One personal quality that many patients seek in their physicians is compassion. In addition, medical schools are beginning to search for premedical students that possess compassionate qualities. Premedical students and physicians alike might wonder how they can increase their compassion. It seems that the answer may arise from an age-old tradition—meditation.
Meditation has been around for thousands of years, and has been shown to lead to several benefits including increased well-being, reduced stress, and positive emotions. In addition, recent studies have found that mediation can benefit others through the promotion of altruistic behavior. Researchers in Boston have found that both mindfulness meditation and compassion meditation, over the course of eight weeks, can increase the likelihood that a person will give up his or her seat to relieve the suffering of another.
In the New York Times article “Morality of Meditation,” David DeSteno, a psychology professor at Northeastern University, explains the study’s findings. DeSteno and colleagues recruited 39 participants from the Boston area to participate in an eight-week meditation course. Among the 39 recruits, 20 participants (the meditators) were assigned to weekly meditation classes. Nineteen participants (the nonmeditators) were informed that they were placed on a waiting list for the meditation study.
After eight weeks, both the meditators and the nonmeditators (the waiting list controls) were brought to the lab to participate in an experiment, which they believed was about memory, attention, and cognitive functioning. The actual experiment occurred in the waiting room. When the participant entered the waiting room, only one chair was available out of three. Members of the research team occupied the remaining two chairs, pretending to be participants. A third researcher on crutches then enters the room, also pretending to be a participant. The experiment examined whether the true participant would altruistically offer his or her seat to the “hurt participant” on crutches.
The researchers found that only 16 percent of the nonmeditators offered their seats, but 50 percent of the meditators behaved altruistically. This three-fold increase in altruistic behavior in the meditation group was additionally impressive since the seated research team was instructed to ignore the “hurt participant” on crutches. This created a situation where the true participant would be less likely to act compassionately, a phenomenon known as the bystander effect.
In another study, Helen Weng and colleagues were interested in examining the neural relationship between mental training and altruism. The researchers recruited participants to a two-week mental training functional magnetic resonance imaging (fMRI) study at Wisconsin-Madison University. In this study, participants listened to 30-minute audio recordings that taught them skills in either compassion meditation or reappraisal training.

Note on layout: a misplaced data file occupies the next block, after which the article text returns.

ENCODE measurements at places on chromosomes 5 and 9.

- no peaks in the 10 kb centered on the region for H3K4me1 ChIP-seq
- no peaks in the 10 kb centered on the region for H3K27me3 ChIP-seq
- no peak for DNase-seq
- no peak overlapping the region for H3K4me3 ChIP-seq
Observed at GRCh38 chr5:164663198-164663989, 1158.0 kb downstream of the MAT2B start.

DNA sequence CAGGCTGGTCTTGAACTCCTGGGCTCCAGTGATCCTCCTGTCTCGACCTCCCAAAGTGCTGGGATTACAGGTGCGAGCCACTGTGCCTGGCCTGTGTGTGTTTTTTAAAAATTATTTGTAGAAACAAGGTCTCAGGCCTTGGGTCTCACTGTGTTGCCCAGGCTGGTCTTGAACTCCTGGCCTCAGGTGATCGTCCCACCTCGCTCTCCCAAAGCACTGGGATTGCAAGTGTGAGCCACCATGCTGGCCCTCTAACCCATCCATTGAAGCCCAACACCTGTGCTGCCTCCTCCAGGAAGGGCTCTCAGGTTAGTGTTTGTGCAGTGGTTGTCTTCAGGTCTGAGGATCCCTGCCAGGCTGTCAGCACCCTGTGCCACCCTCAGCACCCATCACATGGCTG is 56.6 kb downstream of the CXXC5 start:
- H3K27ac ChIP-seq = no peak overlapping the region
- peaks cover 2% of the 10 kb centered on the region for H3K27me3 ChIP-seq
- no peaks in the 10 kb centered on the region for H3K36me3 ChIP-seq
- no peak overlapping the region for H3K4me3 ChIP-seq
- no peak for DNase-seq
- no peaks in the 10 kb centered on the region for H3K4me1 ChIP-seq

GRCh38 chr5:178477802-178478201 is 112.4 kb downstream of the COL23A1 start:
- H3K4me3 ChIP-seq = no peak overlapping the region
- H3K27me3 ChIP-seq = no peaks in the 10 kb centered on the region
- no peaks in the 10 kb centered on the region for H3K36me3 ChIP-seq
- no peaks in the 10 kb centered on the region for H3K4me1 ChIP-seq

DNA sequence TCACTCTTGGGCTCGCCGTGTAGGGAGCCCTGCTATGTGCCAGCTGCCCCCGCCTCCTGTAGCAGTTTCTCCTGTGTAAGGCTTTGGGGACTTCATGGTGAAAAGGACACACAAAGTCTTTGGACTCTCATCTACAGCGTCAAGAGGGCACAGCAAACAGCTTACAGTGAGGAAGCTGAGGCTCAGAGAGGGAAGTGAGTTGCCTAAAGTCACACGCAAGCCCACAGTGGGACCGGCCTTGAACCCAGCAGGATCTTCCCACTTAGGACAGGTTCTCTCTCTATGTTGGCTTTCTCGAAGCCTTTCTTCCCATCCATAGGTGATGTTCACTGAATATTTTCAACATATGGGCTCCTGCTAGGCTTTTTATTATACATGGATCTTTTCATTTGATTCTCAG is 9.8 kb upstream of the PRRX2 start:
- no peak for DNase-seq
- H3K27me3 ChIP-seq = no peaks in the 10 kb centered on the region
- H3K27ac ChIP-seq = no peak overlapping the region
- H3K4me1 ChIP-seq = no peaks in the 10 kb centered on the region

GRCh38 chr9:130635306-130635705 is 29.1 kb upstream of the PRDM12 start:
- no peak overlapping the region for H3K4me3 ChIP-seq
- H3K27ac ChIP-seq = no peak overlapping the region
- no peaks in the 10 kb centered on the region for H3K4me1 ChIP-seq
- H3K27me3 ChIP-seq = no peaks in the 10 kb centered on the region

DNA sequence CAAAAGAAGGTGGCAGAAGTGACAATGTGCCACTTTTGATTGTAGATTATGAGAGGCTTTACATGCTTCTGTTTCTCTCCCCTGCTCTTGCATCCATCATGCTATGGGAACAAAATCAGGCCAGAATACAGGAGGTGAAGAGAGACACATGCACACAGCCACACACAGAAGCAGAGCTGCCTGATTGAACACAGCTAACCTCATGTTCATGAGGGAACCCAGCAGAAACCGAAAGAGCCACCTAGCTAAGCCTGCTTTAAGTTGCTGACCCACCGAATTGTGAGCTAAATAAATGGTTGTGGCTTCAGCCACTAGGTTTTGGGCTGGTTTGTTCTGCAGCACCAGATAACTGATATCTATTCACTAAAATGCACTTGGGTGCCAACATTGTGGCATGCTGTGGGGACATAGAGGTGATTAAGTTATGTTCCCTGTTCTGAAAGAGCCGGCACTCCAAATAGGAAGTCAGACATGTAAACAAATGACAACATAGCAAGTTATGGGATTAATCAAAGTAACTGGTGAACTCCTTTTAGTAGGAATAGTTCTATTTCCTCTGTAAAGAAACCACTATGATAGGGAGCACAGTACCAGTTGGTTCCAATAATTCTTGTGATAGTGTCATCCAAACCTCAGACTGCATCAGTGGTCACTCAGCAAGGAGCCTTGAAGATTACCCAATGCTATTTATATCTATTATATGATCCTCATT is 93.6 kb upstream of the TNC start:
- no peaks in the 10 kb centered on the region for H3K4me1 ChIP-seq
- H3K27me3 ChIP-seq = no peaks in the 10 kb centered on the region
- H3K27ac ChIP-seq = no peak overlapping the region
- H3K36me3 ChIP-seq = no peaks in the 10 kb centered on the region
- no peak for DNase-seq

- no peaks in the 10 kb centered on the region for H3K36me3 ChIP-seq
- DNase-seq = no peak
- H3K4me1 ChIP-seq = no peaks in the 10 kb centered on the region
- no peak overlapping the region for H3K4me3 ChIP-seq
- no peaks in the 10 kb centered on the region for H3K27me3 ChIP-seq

Compassion meditation involves envisioning the suffering of others and repeating phrases such as, “May you be free from this suffering. May you have joy and happiness.” Reappraisal training is used in cognitive behavioral therapy, and it is a technique that involves the reassessment of troubling past events, which continue to cause a person to feel distress and negative emotions.
In this study, participants’ neural responses to images of suffering were recorded in an fMRI scanner at both the beginning and end of the experiment (after two weeks). The fMRI scanner measures the oxygenated blood flow in participants’ brains over time. After the final scan, participants completed another study, which they believed was unrelated to the meditation study. This study utilized an online economic redistribution game.
In this online game, participants interacted with what they believed were live users, but were actually computer-generated interactions. The participants had the opportunity to redistribute wealth between a dictator with $10 and a recipient with $0. The participant had $5 and could choose to redistribute wealth in the game at a small personal cost. Researchers found that the participants who were trained in compassion mediation were significantly more likely to redistribute wealth. In addition, the researchers examined the fMRI images to see if altruistic behavior correlated with activation of emotional and regulatory regions in the brain.
Weng found that increased altruistic behavior in the compassion meditation group correlated with increased activation of: the inferior parietal cortex (IPC); the dorsolateral prefrontal cortex (DLPFC); and the DLPFC and Nucleus Accumbens (NAcc) connectivity. The IPC is believed to contain mirror neurons, which allow us to simulate the behaviors and emotional states of others. It is suggested that the increased activation in the DLPFC modulates the distress that results from perceiving suffering; this occurs by up-regulating positive emotions through the DLPFC’s connection with the NAcc. The NAcc has been linked to charity and positive assessments of negative stimuli.
If you are interested in boosting your compassionate side, there are many options. You can download free meditation apps, or even listen to the audio recordings that were used in Weng’s research at http://www.investigatinghealthyminds.org/compassion.html. One free guided meditation app for the iPhone, which I would recommend, is called Headspace. Happy meditating!
“The Morality of Meditation” by David DeSteno
July 5, 2013. The New York Times
DeSteno et al., “Meditation Increases Compassionate Responses to Suffering,” Psychological Science 24, (2013): 2125-2127. doi:10.1177/0956797613485603
Weng et al., “Compassion Training Alters Altruism and Neural Responses to Suffering,” Psychological Science 24, (2013): 1171-1180. doi: 10.1177/0956797612469537